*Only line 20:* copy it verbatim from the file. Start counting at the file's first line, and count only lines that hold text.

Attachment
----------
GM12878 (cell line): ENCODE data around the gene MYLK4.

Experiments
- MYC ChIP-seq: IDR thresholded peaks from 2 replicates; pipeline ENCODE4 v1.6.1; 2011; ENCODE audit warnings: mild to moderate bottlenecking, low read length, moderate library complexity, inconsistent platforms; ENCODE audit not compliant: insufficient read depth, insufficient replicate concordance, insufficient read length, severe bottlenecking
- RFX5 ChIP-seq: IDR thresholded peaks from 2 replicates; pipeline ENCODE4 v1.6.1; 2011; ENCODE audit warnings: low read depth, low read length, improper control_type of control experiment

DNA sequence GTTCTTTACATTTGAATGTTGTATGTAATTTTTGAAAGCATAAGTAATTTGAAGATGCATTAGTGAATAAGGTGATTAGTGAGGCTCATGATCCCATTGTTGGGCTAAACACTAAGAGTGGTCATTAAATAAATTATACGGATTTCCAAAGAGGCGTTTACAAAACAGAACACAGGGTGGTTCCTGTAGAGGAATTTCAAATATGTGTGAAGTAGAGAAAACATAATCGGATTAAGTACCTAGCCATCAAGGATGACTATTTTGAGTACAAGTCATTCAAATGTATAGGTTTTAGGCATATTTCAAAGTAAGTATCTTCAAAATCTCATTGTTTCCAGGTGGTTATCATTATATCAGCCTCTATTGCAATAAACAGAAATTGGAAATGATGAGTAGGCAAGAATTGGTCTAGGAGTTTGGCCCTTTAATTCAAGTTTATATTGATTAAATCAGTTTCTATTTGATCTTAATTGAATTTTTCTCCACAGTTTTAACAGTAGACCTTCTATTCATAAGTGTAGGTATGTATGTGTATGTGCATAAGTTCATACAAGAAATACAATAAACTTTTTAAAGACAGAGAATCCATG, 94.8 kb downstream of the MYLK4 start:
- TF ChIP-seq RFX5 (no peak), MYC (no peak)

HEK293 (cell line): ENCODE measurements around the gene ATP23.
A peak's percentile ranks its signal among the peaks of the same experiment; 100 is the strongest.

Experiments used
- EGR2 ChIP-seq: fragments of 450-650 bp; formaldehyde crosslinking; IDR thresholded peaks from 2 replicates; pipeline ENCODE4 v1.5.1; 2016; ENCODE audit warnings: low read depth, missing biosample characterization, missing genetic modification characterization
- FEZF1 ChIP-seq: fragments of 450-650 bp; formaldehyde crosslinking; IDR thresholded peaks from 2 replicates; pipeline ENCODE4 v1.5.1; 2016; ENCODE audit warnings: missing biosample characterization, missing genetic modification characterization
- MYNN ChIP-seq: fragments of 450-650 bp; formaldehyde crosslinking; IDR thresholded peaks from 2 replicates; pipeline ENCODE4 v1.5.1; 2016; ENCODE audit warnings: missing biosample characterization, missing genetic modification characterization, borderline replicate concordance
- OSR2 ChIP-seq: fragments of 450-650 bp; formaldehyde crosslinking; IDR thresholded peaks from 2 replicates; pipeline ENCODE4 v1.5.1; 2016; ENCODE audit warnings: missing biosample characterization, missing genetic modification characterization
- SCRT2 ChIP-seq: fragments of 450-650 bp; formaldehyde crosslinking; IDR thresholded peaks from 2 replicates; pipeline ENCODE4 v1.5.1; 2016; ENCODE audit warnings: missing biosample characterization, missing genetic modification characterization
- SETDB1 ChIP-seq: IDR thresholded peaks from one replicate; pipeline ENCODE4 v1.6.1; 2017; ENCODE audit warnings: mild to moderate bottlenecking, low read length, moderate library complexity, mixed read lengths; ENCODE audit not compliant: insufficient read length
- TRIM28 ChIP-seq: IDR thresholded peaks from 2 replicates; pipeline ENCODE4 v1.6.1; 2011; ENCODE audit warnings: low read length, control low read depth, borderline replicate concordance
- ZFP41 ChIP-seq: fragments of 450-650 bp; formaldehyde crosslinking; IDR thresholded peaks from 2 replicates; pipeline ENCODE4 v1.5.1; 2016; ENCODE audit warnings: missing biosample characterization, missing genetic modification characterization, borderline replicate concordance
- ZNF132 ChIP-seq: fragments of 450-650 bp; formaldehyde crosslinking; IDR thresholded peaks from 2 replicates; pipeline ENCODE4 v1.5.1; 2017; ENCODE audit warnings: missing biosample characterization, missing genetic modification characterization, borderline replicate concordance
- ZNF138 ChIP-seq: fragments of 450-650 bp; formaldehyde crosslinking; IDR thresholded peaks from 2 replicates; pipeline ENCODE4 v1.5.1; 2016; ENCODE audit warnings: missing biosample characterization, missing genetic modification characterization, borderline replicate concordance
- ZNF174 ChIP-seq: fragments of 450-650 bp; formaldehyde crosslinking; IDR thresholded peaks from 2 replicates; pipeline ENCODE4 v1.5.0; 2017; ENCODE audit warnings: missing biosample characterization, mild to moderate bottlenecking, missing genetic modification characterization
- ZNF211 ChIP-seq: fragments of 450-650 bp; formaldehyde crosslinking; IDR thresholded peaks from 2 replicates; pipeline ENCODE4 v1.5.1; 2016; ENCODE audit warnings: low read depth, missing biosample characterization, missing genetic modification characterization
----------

- ZNF174 ChIP-seq: fragments of 450-650 bp; formaldehyde crosslinking; IDR thresholded peaks from 2 replicates; pipeline ENCODE4 v1.5.0; 2017; ENCODE audit warnings: missing biosample characterization, mild to moderate bottlenecking, missing genetic modification characterization